Steve Aoki Credit: Brian Ziff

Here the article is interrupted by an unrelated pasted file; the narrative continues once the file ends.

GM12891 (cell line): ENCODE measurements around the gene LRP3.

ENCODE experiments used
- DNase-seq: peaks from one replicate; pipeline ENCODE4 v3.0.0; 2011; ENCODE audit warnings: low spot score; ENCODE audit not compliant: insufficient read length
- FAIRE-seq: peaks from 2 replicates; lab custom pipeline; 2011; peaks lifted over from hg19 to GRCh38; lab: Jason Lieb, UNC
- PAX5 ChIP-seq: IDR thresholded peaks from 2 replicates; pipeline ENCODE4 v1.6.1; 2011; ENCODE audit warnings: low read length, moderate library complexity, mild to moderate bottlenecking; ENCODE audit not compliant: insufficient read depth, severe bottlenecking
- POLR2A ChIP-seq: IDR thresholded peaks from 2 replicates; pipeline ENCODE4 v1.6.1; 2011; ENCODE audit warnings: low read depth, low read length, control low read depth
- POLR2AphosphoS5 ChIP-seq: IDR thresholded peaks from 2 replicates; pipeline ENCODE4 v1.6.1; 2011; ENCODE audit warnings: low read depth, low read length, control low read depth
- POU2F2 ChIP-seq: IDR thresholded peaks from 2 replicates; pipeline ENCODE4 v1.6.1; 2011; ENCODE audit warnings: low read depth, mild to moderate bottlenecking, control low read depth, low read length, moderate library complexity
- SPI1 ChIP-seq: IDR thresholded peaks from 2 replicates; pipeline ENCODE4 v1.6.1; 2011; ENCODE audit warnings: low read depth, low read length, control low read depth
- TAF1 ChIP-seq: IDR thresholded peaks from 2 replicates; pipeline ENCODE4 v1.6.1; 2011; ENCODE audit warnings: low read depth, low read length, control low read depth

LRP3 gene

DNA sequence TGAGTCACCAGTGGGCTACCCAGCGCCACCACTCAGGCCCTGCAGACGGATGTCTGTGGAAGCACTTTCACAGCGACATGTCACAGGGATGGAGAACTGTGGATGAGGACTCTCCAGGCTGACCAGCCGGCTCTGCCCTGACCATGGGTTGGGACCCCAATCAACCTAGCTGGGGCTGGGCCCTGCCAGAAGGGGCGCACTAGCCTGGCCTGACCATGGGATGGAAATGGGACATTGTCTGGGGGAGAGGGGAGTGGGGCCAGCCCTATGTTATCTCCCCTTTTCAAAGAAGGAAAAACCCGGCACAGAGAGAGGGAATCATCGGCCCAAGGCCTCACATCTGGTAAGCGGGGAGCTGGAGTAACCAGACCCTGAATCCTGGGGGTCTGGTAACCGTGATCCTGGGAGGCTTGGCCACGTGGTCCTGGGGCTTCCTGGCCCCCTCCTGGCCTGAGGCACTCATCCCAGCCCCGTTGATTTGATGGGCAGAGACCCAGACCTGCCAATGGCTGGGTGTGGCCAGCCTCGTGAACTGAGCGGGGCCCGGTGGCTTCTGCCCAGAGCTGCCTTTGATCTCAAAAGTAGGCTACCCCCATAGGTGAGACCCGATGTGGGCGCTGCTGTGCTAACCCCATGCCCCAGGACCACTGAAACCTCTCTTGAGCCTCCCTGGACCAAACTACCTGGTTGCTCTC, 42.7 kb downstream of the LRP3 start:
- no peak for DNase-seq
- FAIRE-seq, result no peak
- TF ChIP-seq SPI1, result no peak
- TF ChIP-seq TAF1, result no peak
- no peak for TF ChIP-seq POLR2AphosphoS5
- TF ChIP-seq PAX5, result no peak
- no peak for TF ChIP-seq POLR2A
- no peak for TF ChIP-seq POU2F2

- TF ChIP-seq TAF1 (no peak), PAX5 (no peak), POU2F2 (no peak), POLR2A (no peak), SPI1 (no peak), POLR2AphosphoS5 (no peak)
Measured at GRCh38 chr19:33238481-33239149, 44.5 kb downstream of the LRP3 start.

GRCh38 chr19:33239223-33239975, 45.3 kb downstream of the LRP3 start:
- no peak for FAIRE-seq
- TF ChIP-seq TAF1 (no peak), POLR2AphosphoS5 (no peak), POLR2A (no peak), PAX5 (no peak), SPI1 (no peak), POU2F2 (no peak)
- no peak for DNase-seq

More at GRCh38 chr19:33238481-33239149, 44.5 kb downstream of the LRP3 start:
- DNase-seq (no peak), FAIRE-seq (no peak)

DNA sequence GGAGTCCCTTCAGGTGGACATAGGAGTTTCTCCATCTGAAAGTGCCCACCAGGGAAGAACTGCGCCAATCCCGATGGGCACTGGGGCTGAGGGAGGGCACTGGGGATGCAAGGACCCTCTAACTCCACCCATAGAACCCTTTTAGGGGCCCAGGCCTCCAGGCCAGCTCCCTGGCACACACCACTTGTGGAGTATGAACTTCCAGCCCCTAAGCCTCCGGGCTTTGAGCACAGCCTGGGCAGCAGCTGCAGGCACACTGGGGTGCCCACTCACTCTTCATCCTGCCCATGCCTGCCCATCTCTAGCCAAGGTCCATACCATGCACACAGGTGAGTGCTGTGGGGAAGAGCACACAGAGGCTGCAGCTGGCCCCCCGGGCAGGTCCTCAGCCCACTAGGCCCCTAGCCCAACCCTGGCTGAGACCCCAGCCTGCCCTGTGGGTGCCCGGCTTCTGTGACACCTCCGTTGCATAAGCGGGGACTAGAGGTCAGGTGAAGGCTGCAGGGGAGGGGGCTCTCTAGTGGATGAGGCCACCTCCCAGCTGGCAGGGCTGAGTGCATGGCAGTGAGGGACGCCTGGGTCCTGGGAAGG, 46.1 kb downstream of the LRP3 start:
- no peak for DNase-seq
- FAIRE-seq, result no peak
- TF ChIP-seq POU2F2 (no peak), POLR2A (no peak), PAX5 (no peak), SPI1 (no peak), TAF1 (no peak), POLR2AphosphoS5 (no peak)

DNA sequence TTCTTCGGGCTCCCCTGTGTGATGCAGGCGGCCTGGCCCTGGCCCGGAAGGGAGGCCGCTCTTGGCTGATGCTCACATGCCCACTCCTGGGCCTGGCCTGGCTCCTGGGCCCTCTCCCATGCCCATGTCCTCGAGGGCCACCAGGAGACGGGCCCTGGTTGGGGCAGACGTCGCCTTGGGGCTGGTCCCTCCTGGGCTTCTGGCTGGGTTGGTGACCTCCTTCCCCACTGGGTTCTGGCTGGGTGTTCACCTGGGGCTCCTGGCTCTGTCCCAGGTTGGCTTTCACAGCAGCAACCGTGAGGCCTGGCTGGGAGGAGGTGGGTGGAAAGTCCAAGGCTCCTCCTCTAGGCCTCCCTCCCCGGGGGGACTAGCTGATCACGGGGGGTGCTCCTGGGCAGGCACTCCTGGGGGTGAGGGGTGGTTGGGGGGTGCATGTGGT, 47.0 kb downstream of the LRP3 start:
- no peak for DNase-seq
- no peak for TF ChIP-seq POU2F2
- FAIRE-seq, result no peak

Is there any pop star with a career like Steve Aoki’s? How many other sons of business magnates got into hardcore in the 90s, wrote for radical punk zine Heartattack, led a screamo band that released a split with Japanese posthardcore legends Envy, and ran a DIY space that hosted the likes of Jimmy Eat World, Planes Mistaken for Stars, and Atom & His Package? How many launched a punk label in the 2000s that went on to release music by some of indie rock’s finest (the Dim Mak catalog includes Bloc Party and the Gossip) while carving out a niche as one of the most beloved DJs in the Los Angeles nightlife scene? How many crowd surfed on inflatable rafts during DJ sets and threw sheet cakes at eager fans—and still managed to transcend electroclash to become one of the dominant faces of EDM? How many then outlived EDM’s bust to become one of the ten wealthiest DJs in the world, or in 2019 collaborated with the Backstreet Boys and released a dance cover of the Dave Matthews Band? None but Steve Aoki. The arc of his life story so far (he’s 42) makes his September memoir, Blue: The Color of Noise (St. Martin’s Press), an enthralling read, despite his unimaginative prose and odd writing tics. He infuses his book with the same unrelenting optimism that comes through in his every sparkling synth note and quavering bass drop. In his recordings, Aoki massages mainstream electronic music for sensitive pop ears, which often means his presence fades into the background when he teams up with better-known personalities. On that Backstreet Boys collaboration, “Let It Be Me” (which should also appear on Aoki’s forthcoming album, Neon Future IV), he seems as superfluous as DJ Khaled.   v